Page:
The design goal for future propulsion systems of civil aircrafts is to minimize the environmental impact as well as to optimize the economic benefit. At least for long range flights, liquid fuels will continue to be the preferred and most appropriate energy carrier. Minimizing harmful emissions and, at the same time, maximizing the efficiency of an aircraft engine may be thermodynamically contradictory. The key technology which enables both, low emissions and high efficiencies, is a well controlled combustion process. Controlling combustion mainly comprises a well defined fuel placement inside the combustion chamber.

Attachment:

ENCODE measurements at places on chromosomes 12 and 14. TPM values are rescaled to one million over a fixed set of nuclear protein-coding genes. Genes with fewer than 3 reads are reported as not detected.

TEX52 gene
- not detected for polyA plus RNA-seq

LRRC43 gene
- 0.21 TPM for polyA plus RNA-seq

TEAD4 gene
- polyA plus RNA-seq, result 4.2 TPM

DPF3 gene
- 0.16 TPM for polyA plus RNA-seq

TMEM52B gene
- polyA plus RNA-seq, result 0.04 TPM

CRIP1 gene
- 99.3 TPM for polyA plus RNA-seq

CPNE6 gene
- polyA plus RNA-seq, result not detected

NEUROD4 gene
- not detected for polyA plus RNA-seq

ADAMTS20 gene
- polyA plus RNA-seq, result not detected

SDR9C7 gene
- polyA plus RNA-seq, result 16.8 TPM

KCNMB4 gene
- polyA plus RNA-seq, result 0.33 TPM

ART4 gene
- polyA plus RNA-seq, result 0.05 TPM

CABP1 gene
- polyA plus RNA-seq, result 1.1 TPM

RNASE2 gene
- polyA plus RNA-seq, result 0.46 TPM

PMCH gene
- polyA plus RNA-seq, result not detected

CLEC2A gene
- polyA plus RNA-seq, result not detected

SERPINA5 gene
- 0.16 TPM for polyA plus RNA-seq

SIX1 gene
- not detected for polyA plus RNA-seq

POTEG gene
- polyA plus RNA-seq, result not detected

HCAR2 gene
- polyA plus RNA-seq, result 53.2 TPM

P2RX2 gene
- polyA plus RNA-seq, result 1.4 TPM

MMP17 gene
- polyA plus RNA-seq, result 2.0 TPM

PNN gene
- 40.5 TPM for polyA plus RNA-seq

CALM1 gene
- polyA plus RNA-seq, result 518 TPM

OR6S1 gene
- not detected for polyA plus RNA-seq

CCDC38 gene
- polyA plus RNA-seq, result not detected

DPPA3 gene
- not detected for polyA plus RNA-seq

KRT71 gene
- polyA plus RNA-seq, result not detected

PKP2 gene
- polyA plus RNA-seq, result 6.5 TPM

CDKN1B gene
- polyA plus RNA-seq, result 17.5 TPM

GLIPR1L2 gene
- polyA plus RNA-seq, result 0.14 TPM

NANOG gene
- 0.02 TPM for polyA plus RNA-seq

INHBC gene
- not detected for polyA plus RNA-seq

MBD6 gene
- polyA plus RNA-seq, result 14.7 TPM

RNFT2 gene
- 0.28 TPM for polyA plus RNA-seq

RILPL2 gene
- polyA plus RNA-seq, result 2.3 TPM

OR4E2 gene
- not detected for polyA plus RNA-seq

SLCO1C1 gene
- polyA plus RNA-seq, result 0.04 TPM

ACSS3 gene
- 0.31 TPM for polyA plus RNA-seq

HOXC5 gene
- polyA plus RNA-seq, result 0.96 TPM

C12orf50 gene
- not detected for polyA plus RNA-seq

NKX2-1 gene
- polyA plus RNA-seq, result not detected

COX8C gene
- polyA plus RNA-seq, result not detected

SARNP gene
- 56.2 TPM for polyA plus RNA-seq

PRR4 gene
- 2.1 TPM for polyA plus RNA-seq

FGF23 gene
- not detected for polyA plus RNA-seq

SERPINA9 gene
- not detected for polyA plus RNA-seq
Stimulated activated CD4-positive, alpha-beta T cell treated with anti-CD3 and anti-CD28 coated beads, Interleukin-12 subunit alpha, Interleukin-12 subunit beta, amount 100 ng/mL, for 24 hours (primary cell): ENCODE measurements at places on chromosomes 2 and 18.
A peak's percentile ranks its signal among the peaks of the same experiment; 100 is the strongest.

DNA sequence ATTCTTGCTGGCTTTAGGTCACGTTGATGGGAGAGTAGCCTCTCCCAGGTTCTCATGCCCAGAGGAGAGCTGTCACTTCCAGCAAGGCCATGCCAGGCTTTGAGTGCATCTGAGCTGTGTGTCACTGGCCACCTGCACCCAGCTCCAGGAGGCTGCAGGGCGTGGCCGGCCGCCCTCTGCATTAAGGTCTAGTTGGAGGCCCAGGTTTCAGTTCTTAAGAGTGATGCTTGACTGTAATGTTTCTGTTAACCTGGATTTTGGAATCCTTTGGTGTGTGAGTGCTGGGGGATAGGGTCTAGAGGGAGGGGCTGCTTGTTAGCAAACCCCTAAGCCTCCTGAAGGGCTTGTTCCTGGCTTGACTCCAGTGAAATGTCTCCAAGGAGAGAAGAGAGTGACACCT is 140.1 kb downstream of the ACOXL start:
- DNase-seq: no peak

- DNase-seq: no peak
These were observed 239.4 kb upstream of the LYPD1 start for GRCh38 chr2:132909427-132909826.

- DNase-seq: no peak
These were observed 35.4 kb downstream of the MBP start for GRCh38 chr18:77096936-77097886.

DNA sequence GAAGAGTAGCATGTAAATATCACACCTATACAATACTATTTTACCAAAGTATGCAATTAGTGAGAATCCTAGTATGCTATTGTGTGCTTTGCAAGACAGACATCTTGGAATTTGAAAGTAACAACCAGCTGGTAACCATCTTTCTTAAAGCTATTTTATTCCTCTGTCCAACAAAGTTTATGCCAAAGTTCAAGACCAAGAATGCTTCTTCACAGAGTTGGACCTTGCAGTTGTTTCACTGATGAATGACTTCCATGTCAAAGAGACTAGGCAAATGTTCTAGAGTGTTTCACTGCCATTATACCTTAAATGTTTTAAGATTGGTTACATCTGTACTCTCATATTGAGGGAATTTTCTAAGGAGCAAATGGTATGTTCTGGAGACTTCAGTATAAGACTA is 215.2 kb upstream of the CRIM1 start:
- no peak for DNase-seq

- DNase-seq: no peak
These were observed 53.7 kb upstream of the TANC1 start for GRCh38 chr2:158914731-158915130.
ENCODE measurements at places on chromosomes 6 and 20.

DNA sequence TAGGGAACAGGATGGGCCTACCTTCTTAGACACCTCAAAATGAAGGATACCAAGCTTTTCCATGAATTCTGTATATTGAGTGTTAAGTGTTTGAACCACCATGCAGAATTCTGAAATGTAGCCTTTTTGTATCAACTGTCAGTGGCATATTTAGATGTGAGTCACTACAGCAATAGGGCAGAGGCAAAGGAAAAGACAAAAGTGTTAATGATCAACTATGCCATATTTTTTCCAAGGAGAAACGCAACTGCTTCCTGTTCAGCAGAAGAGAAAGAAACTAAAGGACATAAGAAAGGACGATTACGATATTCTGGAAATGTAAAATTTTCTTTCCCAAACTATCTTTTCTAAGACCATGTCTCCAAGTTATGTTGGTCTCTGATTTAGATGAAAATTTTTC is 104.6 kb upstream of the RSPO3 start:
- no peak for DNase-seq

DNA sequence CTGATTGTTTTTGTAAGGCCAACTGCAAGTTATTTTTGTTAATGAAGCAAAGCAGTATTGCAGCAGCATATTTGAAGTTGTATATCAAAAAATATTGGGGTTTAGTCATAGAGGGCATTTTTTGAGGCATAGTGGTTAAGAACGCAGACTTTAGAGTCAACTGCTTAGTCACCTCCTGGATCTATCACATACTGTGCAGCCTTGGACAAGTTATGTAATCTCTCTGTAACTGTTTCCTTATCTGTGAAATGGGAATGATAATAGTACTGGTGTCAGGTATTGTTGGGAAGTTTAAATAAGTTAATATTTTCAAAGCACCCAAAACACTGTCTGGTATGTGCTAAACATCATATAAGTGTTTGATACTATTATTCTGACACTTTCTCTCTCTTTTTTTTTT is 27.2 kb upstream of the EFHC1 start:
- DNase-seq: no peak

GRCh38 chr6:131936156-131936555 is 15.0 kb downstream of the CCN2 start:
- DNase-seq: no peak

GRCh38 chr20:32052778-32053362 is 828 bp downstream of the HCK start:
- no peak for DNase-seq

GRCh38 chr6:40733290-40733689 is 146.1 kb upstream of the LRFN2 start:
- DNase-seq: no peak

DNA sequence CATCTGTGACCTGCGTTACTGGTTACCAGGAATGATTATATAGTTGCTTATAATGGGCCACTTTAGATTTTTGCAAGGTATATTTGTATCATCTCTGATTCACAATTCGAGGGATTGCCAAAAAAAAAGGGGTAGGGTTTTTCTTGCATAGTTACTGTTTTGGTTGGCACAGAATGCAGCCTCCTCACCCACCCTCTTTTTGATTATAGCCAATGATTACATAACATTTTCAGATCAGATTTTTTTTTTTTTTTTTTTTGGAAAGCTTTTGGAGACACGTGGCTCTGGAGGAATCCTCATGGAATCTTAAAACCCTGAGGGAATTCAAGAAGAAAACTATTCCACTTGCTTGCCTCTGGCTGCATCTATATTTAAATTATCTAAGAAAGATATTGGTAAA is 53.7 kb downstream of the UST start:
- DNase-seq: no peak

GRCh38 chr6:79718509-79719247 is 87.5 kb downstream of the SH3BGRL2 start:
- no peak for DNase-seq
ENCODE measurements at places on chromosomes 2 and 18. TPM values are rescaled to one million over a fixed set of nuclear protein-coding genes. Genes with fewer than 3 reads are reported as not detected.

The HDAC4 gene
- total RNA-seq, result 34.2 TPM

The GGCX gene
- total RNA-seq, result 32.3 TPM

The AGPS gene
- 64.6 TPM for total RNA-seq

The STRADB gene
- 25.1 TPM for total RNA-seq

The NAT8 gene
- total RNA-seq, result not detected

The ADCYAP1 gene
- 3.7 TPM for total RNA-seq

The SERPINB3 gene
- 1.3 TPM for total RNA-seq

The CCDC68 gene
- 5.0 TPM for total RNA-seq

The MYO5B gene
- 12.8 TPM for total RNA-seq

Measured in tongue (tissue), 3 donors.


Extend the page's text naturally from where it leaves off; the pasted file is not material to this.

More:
However, the simulation of fuel atomization was not feasible due to the enormous computational requirements of this multi-scale problem and the accuracy required for a correct handling of multiphase flows. Presently, sophisticated combustion simulations still rely on fuel droplet starting conditions, which are a rather rough estimate of the real spray properties. Furthermore, the physical effects of air assisted atomization are not understood in detail.